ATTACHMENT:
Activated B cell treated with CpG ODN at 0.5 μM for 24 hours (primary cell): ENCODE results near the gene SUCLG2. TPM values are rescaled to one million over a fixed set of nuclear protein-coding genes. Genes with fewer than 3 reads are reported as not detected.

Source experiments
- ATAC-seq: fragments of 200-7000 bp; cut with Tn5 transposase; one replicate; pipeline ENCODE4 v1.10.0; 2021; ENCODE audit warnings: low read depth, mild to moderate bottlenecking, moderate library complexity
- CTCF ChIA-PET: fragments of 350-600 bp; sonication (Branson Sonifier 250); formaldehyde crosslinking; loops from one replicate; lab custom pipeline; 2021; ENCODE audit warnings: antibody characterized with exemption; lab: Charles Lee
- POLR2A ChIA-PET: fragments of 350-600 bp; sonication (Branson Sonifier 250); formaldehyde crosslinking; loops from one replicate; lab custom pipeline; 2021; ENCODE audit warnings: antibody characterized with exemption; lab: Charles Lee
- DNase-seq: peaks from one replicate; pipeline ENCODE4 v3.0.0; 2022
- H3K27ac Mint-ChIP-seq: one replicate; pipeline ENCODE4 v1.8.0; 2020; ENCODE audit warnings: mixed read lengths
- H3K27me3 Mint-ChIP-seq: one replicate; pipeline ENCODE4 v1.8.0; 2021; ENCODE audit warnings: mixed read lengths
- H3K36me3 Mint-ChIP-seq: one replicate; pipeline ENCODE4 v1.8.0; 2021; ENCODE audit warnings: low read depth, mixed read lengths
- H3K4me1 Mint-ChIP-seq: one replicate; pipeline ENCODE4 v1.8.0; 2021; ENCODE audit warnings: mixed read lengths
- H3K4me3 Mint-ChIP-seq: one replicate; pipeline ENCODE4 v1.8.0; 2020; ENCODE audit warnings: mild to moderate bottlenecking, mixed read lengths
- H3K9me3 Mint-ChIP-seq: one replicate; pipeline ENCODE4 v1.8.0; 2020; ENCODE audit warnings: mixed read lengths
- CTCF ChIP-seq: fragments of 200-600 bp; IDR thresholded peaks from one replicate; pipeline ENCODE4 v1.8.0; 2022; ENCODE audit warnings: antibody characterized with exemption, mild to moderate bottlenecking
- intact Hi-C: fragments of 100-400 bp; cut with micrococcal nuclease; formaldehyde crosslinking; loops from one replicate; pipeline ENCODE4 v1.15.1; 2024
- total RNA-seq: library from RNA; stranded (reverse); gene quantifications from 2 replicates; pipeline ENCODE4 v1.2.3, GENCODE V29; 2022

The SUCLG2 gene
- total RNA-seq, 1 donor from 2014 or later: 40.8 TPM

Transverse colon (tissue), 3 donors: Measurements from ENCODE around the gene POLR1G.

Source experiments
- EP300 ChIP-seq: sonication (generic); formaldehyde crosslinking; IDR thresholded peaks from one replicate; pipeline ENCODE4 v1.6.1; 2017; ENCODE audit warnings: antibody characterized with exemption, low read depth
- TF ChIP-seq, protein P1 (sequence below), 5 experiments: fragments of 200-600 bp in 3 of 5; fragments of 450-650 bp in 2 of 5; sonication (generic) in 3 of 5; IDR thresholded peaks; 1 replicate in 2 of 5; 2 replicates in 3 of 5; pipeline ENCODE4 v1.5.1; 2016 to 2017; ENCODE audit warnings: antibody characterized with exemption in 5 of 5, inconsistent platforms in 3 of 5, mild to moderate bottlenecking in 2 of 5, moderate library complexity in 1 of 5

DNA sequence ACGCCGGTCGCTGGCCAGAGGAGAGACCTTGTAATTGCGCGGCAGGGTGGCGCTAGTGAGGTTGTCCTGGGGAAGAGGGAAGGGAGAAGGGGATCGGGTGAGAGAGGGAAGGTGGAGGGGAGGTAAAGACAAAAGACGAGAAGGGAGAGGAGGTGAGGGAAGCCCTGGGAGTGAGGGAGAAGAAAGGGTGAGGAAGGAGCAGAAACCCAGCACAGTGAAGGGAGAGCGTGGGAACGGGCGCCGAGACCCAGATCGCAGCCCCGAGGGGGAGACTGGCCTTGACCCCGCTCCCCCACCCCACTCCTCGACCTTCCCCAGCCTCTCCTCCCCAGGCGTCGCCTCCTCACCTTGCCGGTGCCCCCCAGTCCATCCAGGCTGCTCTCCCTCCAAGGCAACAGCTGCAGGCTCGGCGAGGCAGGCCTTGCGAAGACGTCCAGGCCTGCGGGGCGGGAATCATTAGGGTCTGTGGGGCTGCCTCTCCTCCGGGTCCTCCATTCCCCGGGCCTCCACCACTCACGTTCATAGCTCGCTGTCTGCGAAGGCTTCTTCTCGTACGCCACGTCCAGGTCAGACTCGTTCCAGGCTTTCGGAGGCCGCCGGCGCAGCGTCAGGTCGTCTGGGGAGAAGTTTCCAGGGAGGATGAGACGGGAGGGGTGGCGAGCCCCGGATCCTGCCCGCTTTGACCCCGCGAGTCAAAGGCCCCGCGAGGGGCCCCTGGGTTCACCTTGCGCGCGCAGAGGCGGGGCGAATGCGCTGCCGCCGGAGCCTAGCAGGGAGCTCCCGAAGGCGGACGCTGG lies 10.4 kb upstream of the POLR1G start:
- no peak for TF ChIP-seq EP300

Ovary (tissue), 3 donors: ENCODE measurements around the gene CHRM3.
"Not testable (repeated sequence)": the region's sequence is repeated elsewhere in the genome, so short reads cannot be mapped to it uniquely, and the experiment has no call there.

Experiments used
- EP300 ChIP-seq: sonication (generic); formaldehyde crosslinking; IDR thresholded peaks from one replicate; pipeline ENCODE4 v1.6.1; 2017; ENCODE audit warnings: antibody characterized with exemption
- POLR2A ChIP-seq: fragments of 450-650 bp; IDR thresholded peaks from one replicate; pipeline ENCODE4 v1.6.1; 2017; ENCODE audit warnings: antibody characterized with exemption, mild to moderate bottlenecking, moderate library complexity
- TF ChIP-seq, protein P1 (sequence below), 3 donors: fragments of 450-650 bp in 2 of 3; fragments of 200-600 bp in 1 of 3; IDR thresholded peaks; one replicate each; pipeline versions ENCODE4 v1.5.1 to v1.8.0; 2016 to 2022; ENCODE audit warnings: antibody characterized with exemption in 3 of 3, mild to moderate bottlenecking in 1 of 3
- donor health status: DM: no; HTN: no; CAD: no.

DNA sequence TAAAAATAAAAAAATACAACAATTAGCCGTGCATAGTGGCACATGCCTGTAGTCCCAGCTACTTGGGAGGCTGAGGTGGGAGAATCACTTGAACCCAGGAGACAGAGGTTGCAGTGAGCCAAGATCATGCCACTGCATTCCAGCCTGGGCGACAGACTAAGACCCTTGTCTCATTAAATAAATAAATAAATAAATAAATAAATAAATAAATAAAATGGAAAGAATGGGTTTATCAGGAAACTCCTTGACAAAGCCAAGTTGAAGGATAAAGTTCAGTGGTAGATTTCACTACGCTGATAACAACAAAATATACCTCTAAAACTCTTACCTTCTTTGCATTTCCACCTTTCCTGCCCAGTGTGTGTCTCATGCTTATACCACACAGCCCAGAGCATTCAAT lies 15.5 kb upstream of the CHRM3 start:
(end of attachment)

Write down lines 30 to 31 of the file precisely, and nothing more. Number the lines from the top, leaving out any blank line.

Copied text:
- donor health status: DM: no; HTN: no; CAD: no.

DNA sequence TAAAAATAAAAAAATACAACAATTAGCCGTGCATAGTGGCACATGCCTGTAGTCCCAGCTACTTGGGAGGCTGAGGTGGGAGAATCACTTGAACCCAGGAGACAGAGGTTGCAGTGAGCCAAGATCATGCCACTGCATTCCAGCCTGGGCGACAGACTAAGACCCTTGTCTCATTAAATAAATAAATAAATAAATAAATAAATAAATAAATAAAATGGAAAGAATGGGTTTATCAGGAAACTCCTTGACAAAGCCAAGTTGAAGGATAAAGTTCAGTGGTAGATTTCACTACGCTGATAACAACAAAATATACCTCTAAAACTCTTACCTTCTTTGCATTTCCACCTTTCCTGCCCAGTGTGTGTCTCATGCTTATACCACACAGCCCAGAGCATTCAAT lies 15.5 kb upstream of the CHRM3 start: